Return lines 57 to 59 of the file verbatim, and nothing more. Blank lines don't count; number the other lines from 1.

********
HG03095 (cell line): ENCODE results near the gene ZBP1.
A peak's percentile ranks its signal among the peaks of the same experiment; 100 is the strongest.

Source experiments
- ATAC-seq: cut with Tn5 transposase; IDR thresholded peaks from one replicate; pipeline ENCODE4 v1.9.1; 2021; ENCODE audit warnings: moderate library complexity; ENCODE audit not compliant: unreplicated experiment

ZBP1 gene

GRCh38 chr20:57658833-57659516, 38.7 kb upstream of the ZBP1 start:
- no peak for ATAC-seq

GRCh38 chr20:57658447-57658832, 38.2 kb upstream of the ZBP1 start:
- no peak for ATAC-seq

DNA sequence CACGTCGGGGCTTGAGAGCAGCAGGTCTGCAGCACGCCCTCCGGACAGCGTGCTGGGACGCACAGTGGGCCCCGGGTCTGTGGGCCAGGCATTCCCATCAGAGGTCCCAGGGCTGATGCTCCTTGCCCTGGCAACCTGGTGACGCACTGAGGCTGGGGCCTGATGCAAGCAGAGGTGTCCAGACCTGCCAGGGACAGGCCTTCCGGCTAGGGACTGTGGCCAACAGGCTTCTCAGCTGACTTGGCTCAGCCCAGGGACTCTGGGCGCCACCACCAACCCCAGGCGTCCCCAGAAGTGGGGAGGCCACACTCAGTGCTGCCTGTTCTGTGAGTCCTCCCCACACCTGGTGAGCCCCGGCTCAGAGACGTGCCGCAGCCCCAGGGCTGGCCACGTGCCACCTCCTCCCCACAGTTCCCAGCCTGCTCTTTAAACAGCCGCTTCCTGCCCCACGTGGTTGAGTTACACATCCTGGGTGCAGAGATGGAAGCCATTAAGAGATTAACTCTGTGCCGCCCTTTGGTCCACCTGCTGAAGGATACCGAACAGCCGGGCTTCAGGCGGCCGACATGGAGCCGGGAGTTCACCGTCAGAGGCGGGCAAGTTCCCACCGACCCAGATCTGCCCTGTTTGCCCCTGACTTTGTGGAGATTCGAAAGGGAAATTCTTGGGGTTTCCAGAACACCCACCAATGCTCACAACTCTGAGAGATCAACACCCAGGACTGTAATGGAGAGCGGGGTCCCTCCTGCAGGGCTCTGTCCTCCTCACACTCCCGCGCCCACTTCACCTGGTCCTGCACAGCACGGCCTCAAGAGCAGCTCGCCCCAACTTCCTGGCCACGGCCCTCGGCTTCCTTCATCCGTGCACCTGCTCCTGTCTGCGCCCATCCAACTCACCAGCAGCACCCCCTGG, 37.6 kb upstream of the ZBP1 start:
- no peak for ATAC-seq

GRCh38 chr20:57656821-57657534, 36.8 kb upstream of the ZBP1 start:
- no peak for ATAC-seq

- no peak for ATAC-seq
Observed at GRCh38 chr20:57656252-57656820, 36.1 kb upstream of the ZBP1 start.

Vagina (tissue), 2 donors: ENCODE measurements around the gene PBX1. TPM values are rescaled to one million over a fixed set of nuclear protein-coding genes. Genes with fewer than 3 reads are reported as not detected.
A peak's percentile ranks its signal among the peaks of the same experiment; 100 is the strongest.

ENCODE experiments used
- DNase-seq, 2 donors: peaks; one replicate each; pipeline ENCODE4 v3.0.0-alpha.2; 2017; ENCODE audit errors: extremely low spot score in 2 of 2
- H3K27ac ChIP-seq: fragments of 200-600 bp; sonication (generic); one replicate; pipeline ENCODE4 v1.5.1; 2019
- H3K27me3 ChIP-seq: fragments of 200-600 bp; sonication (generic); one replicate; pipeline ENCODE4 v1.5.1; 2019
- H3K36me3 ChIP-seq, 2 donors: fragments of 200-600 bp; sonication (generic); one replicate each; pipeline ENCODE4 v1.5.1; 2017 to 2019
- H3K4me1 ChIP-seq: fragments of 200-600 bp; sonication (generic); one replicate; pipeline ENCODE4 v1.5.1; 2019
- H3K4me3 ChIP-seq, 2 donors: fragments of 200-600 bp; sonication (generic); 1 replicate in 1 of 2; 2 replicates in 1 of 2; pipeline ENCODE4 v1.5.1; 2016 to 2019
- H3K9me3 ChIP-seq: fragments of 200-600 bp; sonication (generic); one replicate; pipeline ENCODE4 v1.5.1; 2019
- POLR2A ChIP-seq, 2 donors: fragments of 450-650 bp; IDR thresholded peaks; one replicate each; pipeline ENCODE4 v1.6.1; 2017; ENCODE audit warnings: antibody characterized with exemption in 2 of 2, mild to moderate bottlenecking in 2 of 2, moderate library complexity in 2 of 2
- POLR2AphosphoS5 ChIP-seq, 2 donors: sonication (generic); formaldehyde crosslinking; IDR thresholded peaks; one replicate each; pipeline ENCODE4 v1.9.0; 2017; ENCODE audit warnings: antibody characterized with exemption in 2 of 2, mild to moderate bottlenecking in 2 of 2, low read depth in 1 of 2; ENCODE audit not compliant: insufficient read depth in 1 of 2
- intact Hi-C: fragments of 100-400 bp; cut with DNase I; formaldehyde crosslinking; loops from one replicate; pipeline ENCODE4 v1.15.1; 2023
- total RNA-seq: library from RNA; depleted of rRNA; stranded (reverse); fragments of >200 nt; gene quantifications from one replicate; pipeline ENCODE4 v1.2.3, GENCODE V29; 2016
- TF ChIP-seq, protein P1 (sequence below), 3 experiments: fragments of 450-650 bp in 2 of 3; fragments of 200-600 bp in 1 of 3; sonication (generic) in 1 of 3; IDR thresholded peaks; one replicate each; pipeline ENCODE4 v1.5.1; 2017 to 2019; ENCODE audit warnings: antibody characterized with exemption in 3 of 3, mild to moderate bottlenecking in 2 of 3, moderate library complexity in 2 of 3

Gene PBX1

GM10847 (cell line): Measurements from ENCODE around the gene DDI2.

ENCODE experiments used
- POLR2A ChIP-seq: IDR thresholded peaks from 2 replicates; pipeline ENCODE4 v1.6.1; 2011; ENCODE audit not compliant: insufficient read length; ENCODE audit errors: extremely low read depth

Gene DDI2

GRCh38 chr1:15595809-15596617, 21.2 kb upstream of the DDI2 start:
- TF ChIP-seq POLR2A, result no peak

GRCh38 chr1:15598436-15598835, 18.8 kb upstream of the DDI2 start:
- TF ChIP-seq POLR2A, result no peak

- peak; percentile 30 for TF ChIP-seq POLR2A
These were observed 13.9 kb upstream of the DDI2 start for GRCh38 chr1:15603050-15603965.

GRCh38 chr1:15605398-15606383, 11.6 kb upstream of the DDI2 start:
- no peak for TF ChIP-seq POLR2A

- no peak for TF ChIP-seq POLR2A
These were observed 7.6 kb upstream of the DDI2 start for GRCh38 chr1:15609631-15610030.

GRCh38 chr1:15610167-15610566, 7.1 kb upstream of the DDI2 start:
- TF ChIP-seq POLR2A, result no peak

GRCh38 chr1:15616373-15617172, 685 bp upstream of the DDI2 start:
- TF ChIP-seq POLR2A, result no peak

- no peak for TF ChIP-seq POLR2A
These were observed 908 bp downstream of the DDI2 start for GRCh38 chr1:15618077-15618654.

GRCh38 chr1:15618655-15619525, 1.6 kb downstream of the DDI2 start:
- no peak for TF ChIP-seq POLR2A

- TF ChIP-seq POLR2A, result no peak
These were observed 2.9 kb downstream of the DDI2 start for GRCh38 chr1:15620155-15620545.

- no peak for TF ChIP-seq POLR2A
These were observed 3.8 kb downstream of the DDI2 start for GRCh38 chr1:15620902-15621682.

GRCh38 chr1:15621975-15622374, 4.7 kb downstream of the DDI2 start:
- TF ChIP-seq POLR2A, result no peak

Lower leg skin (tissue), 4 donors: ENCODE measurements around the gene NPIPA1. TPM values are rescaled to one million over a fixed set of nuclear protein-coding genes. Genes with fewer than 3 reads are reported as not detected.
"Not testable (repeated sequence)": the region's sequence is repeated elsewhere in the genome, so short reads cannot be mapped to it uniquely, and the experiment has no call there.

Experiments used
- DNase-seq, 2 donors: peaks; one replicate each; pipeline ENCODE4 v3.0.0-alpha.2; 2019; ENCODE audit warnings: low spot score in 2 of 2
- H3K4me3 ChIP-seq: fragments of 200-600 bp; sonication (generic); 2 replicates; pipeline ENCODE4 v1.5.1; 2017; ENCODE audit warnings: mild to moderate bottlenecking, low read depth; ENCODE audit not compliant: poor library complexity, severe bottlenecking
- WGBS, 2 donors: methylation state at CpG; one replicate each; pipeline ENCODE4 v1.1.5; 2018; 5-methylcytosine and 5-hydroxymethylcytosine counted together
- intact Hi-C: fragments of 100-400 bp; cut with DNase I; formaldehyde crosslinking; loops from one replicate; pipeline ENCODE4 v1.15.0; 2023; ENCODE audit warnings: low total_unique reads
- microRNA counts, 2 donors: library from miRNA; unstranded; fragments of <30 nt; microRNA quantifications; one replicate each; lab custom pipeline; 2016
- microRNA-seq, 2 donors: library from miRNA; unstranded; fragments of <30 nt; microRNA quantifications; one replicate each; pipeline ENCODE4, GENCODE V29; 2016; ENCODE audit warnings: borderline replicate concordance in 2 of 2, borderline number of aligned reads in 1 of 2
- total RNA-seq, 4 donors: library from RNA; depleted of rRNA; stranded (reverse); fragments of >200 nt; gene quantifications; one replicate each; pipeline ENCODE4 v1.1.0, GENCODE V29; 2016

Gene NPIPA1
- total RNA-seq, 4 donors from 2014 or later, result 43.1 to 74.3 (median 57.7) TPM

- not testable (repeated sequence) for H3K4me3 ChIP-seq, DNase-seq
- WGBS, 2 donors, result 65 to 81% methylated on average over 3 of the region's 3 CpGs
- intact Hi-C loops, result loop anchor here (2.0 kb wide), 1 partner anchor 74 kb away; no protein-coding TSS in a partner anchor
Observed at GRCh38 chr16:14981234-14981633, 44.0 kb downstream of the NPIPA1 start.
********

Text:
These were observed 3.8 kb downstream of the DDI2 start for GRCh38 chr1:15620902-15621682.

GRCh38 chr1:15621975-15622374, 4.7 kb downstream of the DDI2 start:
- TF ChIP-seq POLR2A, result no peak